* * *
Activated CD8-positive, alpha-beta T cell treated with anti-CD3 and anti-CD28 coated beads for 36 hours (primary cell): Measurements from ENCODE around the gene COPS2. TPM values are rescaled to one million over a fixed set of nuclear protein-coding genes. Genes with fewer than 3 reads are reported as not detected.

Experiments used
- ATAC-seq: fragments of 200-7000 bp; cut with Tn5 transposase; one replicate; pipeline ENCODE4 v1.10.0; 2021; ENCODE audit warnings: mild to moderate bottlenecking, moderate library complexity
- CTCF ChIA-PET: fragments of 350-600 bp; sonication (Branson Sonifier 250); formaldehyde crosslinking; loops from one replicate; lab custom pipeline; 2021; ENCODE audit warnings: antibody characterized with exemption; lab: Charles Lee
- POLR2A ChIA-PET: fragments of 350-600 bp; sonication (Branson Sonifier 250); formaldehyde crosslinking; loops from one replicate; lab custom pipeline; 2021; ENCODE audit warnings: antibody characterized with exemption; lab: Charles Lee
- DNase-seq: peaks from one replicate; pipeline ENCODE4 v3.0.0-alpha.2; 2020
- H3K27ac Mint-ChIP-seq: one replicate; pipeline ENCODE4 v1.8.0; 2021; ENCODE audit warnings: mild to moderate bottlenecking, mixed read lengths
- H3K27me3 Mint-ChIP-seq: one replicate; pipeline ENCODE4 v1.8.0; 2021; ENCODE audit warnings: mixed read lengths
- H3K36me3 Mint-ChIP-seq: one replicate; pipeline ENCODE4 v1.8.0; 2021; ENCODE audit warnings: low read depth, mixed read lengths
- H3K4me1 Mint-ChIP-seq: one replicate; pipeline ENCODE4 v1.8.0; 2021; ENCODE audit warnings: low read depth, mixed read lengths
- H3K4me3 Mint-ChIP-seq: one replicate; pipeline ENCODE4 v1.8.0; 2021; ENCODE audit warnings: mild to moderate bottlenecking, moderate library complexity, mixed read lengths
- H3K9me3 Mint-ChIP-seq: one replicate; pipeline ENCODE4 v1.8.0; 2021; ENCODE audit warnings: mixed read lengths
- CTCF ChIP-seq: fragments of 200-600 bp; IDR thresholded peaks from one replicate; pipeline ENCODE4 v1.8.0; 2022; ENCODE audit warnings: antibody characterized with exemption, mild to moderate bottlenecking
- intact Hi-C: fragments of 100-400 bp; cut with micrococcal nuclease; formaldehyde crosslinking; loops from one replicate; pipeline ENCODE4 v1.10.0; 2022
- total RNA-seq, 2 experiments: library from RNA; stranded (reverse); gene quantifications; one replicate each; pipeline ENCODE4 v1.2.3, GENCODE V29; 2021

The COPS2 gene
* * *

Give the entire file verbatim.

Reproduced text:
Activated CD8-positive, alpha-beta T cell treated with anti-CD3 and anti-CD28 coated beads for 36 hours (primary cell): Measurements from ENCODE around the gene COPS2. TPM values are rescaled to one million over a fixed set of nuclear protein-coding genes. Genes with fewer than 3 reads are reported as not detected.

Experiments used
- ATAC-seq: fragments of 200-7000 bp; cut with Tn5 transposase; one replicate; pipeline ENCODE4 v1.10.0; 2021; ENCODE audit warnings: mild to moderate bottlenecking, moderate library complexity
- CTCF ChIA-PET: fragments of 350-600 bp; sonication (Branson Sonifier 250); formaldehyde crosslinking; loops from one replicate; lab custom pipeline; 2021; ENCODE audit warnings: antibody characterized with exemption; lab: Charles Lee
- POLR2A ChIA-PET: fragments of 350-600 bp; sonication (Branson Sonifier 250); formaldehyde crosslinking; loops from one replicate; lab custom pipeline; 2021; ENCODE audit warnings: antibody characterized with exemption; lab: Charles Lee
- DNase-seq: peaks from one replicate; pipeline ENCODE4 v3.0.0-alpha.2; 2020
- H3K27ac Mint-ChIP-seq: one replicate; pipeline ENCODE4 v1.8.0; 2021; ENCODE audit warnings: mild to moderate bottlenecking, mixed read lengths
- H3K27me3 Mint-ChIP-seq: one replicate; pipeline ENCODE4 v1.8.0; 2021; ENCODE audit warnings: mixed read lengths
- H3K36me3 Mint-ChIP-seq: one replicate; pipeline ENCODE4 v1.8.0; 2021; ENCODE audit warnings: low read depth, mixed read lengths
- H3K4me1 Mint-ChIP-seq: one replicate; pipeline ENCODE4 v1.8.0; 2021; ENCODE audit warnings: low read depth, mixed read lengths
- H3K4me3 Mint-ChIP-seq: one replicate; pipeline ENCODE4 v1.8.0; 2021; ENCODE audit warnings: mild to moderate bottlenecking, moderate library complexity, mixed read lengths
- H3K9me3 Mint-ChIP-seq: one replicate; pipeline ENCODE4 v1.8.0; 2021; ENCODE audit warnings: mixed read lengths
- CTCF ChIP-seq: fragments of 200-600 bp; IDR thresholded peaks from one replicate; pipeline ENCODE4 v1.8.0; 2022; ENCODE audit warnings: antibody characterized with exemption, mild to moderate bottlenecking
- intact Hi-C: fragments of 100-400 bp; cut with micrococcal nuclease; formaldehyde crosslinking; loops from one replicate; pipeline ENCODE4 v1.10.0; 2022
- total RNA-seq, 2 experiments: library from RNA; stranded (reverse); gene quantifications; one replicate each; pipeline ENCODE4 v1.2.3, GENCODE V29; 2021

The COPS2 gene